ROBINS AIR FORCE BASE -- It's probably fair to say that Lt. Col. David Steele is one of the top helicopter pilots in the Marine Corps, considering that the commander in chief has been a passenger.
Today, Steele leads Marine Aircraft Group Detachment A at Robins. But from 2004 to 2008, he was a pilot for Marine One during President George W. Bush's second term.
Marine Helicopter Squadron One, which has about 70 pilots, is responsible for flying not only the president but other top officials and visiting heads of state. Steele once flew Pope Benedict XVI.
"It was an honor to serve in that capacity," Steele said. "You do get to see the political side of things."
While military members aren't allowed to take sides in politics, Steele had kind words to say about how Bush treated members of the squadron.
"I was always impressed with his ability to take care of the White House military, even during the ups and downs of politics," he said. "He would always look you in the eye and speak to you."
Marine One is whatever Marine aircraft the president might happen to be on, but usually that is either the Sikorsky VH-3D Sea King or the newer VH-60N Blackhawk flown by the squadron. The helicopters are commonly used in place of motorcades for short trips because motorcades are much more logistically difficult.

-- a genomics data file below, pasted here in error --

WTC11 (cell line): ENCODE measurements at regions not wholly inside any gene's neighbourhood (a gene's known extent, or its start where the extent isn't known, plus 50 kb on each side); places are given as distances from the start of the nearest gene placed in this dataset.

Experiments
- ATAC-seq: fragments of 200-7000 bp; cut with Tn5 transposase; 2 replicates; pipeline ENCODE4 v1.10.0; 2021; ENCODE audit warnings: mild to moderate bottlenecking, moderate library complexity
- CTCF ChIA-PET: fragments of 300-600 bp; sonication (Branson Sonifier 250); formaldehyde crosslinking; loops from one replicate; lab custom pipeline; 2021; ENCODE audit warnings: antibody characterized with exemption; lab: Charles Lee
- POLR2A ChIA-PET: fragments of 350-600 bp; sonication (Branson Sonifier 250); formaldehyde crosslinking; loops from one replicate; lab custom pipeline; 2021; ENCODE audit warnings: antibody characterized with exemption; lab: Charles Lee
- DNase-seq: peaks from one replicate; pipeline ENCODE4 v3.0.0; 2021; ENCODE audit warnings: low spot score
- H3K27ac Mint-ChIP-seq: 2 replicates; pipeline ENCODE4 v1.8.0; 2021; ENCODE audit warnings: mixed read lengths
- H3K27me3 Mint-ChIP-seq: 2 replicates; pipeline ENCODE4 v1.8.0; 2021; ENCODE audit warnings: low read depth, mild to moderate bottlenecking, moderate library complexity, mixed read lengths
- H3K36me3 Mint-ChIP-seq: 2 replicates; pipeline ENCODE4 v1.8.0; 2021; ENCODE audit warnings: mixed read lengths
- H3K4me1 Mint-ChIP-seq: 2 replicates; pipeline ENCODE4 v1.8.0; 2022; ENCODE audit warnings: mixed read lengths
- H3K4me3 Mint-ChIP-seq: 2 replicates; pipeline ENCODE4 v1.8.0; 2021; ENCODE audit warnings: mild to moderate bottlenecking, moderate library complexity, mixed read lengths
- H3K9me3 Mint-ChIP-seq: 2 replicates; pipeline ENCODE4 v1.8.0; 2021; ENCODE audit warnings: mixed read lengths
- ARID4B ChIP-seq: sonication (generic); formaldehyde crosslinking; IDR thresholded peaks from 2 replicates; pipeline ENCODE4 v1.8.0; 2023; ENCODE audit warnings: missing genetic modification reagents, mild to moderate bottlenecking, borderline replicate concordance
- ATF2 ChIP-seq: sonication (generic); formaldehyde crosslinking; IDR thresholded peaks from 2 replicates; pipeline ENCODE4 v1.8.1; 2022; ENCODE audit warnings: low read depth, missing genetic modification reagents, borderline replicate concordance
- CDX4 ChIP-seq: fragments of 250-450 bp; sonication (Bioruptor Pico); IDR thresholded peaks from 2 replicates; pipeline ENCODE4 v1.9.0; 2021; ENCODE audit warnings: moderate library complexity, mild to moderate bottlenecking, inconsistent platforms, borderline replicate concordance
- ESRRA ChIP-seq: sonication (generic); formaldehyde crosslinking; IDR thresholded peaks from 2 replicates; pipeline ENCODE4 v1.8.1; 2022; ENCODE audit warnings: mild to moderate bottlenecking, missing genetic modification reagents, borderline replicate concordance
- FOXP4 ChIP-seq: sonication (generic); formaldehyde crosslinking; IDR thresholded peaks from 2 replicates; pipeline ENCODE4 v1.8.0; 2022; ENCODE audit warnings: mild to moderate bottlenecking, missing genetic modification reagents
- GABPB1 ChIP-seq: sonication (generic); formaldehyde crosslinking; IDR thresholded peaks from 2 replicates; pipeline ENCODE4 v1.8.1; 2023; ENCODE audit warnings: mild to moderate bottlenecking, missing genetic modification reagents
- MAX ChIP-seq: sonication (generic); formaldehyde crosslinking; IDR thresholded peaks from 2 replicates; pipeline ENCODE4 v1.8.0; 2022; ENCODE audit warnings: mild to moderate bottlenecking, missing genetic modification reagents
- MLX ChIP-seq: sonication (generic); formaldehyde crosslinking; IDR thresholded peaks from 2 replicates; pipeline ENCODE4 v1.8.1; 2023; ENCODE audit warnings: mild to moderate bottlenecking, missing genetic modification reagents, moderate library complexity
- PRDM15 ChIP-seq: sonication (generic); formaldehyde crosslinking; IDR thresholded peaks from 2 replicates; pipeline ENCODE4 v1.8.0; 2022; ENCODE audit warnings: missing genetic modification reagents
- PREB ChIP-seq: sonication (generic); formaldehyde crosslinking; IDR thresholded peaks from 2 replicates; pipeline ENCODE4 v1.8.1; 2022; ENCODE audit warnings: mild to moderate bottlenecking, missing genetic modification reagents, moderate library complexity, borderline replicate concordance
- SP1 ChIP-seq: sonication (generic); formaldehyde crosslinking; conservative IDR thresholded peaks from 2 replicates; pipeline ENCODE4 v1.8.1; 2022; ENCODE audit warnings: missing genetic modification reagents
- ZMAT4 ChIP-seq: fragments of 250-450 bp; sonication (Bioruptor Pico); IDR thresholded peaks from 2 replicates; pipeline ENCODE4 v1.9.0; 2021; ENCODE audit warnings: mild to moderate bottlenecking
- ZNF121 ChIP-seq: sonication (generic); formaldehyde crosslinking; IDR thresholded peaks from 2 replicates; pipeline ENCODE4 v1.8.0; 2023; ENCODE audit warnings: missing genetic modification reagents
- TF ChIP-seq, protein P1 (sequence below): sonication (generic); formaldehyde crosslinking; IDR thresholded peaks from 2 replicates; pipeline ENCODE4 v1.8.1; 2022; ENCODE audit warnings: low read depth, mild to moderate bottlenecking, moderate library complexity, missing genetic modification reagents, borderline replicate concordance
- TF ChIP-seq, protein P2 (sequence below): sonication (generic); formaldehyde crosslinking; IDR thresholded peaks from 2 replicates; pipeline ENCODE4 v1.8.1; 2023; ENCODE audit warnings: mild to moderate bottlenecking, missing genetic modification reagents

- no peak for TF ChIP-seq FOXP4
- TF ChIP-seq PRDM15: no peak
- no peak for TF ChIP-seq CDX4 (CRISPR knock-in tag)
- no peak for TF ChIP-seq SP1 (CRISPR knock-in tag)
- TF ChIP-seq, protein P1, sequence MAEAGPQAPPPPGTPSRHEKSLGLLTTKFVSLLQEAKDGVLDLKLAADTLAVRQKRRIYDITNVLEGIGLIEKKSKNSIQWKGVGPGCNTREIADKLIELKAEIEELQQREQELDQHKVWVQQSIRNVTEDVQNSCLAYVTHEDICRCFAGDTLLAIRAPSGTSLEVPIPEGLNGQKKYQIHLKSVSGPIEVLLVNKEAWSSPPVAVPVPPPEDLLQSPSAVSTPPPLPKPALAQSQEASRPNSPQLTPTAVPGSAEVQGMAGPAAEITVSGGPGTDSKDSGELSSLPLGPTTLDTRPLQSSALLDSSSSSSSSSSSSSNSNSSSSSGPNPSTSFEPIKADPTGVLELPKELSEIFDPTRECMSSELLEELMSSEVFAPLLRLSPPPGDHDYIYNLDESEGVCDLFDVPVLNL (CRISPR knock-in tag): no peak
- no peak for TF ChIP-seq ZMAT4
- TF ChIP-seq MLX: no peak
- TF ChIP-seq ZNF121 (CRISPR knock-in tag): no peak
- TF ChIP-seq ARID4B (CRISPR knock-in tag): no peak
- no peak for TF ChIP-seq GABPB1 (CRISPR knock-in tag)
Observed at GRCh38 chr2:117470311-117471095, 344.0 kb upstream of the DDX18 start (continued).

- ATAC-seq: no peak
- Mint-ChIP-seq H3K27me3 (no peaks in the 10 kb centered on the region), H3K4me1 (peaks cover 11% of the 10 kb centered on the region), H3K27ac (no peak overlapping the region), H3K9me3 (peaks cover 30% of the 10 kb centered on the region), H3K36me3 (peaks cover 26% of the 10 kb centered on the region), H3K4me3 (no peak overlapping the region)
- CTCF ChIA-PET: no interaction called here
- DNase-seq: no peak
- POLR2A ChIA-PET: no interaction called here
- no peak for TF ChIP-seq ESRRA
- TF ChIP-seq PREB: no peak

A veteran of three tours in Afghanistan, Steele's regular job in the Marines is pilot of the AH-1W Super Cobra attack helicopter. The detachment at Robins has four Cobras, along with four UH-1N Huey utilities. The Hueys, which date back to the Vietnam era, are set to be replaced with a new chopper next year, Steele said.
The detachment is part of Marine Light Attack Helicopter Squadron 773, which is located at Robins. The squadron includes three detachments, with the other two in Louisiana and New Jersey. The squadron has 300 members, with 150 active duty at Robins and another 150 reservists.
The unit moved here three years ago from Dobbins Air Reserve Base in Atlanta as a result of the 2005 Base Realignment and Closure Commission.
Steele said the base has "welcomed us with open arms," and the unit has been supported in every way. Every program on base for airmen is also available to the Marines.
"Working with the Air Force for most of us at this level is a new experience," Steele said. "The Air Force has got a reputation for taking care of its people, and I think that's what we see on this base. As Marines that cohabit on this base, in effect we are taken care of by the Air Force. That is one of the benefits."
Col. Chris Hill, installation commander, said the Marines are a different breed, and he loves having them at Robins.
"I think it's great for us as airmen because we get to see the culture of another service right up close," he said.